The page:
Furthermore, Zunino represented to the Paramores that he had legal grounds to cancel the Mylans’ lease, but the Paramores made no effort to determine the strength of those grounds, such as consulting legal counsel, nor to determine from Mylans the extent of his so-called defaults. Gardner v. Pierce, supra. Suffice it to say, had they done so, it is probable they would have learned that the purported defaults were not of such nature as to give Zunino a basis to cancel Mylans’ lease nor did the Zuninos seriously intend to cancel the master lease.

We do not find in this case the quantum of evidence necessary to sustain the Paramores’ burden of proof as a matter of law. Since here there was a total failure of proof to establish

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reliance upon a prior promise the decision of the trial court must be reversed.


COLLINS, J., being disqualified, the Governor appointed Honorable William P. Compton of the Eighth Judicial District to sit in his place.

[1] NRS 111.205. “No estate created in land unless by operation of law or writtten conveyance; leases for terms not exceeding 1 year.

“1. No estate or interest in lands, other than for leases for a term not exceeding 1 year, nor any trust or power over or concerning lands, or in any manner relating thereto, shall be created, granted, assigned, surrendered or declared after December 2, 1861, unless by act or operation of law, or by deed or conveyance, in writing, subscribed by the party creating, granting, assigning, surrendering or declaring the same, or by his lawful agent thereunto authorized in writing.”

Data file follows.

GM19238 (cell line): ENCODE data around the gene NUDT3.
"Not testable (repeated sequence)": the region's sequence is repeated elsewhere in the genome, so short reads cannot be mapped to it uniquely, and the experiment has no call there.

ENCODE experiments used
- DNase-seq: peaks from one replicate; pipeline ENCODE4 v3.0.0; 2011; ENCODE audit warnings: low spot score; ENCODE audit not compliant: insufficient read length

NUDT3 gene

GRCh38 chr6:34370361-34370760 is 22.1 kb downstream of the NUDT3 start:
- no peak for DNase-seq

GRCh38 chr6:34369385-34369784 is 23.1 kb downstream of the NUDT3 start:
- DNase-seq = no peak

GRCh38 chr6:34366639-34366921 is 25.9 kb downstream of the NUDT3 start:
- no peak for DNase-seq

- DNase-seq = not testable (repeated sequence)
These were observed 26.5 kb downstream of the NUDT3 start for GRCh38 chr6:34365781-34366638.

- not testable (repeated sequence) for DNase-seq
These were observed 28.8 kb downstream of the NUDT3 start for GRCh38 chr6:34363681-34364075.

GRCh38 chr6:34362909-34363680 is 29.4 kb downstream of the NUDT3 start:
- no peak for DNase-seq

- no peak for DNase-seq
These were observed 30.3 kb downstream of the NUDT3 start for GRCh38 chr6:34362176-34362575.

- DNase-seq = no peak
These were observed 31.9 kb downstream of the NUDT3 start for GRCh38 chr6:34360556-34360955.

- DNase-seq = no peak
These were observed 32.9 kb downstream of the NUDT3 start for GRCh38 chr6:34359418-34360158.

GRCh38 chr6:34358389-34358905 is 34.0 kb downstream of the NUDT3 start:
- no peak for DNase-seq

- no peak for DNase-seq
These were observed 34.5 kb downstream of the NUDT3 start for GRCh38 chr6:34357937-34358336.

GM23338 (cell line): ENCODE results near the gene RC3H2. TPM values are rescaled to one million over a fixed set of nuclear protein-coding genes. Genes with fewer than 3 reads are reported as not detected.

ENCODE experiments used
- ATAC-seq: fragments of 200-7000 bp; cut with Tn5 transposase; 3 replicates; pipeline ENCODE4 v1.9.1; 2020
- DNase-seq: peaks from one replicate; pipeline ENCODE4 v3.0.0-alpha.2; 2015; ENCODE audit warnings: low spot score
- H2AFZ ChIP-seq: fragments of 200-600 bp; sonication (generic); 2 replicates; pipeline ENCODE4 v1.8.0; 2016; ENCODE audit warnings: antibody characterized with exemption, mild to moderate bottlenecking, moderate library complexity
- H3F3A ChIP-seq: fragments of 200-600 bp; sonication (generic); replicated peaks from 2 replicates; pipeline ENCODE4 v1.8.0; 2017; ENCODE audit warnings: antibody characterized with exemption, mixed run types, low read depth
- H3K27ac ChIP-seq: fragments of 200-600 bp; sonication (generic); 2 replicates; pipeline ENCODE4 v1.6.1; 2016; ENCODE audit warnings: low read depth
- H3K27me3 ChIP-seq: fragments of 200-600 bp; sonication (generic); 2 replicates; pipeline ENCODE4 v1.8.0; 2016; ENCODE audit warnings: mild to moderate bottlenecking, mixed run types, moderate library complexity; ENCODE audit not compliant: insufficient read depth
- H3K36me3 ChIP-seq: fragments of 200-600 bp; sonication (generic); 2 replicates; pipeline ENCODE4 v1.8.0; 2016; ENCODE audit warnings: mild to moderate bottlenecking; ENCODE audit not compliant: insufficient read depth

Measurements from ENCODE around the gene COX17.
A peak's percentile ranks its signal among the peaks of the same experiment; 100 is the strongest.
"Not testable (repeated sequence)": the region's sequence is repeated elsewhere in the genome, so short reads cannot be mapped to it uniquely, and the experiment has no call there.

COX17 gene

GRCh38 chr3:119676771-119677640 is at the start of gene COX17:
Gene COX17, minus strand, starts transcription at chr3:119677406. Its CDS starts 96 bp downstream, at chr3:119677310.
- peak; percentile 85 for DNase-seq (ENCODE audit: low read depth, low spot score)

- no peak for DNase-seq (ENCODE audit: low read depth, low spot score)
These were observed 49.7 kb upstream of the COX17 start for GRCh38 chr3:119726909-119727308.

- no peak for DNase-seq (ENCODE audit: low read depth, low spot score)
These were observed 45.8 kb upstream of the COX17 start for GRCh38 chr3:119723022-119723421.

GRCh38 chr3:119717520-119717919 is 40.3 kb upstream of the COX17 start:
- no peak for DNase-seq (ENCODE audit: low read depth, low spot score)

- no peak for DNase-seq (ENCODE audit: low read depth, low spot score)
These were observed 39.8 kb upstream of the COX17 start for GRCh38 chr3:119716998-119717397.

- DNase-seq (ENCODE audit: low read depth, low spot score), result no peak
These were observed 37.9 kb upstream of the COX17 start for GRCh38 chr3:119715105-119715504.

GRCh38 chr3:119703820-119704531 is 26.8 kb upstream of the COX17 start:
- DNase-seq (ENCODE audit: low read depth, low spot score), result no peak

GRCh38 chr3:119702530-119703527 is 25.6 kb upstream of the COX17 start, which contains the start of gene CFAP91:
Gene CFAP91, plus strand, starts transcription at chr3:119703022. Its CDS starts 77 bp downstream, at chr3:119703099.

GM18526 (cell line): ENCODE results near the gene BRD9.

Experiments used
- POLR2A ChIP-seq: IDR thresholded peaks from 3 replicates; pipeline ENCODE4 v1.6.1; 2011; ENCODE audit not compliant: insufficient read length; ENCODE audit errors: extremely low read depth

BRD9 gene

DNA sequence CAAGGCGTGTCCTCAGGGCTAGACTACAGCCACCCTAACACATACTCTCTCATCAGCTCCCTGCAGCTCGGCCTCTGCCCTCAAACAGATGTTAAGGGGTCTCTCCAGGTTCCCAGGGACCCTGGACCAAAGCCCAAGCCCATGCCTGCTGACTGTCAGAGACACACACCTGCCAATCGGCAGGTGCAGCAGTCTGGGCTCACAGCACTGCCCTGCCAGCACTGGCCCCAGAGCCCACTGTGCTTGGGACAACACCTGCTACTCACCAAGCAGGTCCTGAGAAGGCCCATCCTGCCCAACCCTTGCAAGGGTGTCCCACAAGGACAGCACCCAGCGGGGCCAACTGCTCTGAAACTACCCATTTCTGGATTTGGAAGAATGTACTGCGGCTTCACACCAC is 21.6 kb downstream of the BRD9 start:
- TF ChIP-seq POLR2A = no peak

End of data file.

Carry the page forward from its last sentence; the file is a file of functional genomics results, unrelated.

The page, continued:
NRS 111.210. “Contracts for sale or lease of land for periods in excess of 1 year void unless in writing.

“1. Every contract for the leasing for a longer period than 1 year, or for the sale of any lands, or any interest in lands, shall be void unless the contract, or some note or memorandum thereof, expressing the consideration, be in writing, and be subscribed by the party by whom the lease or sale is to be made.”

NRS 111.220. “Agreements not in writing: When void. In the following cases every agreement shall be void, unless such agreement, or some note or memorandum thereof expressing the consideration, be in writing, and subscribed by the party charged therewith:

“1. Every agreement that, by the terms, is not to be performed within 1 year from the making thereof.”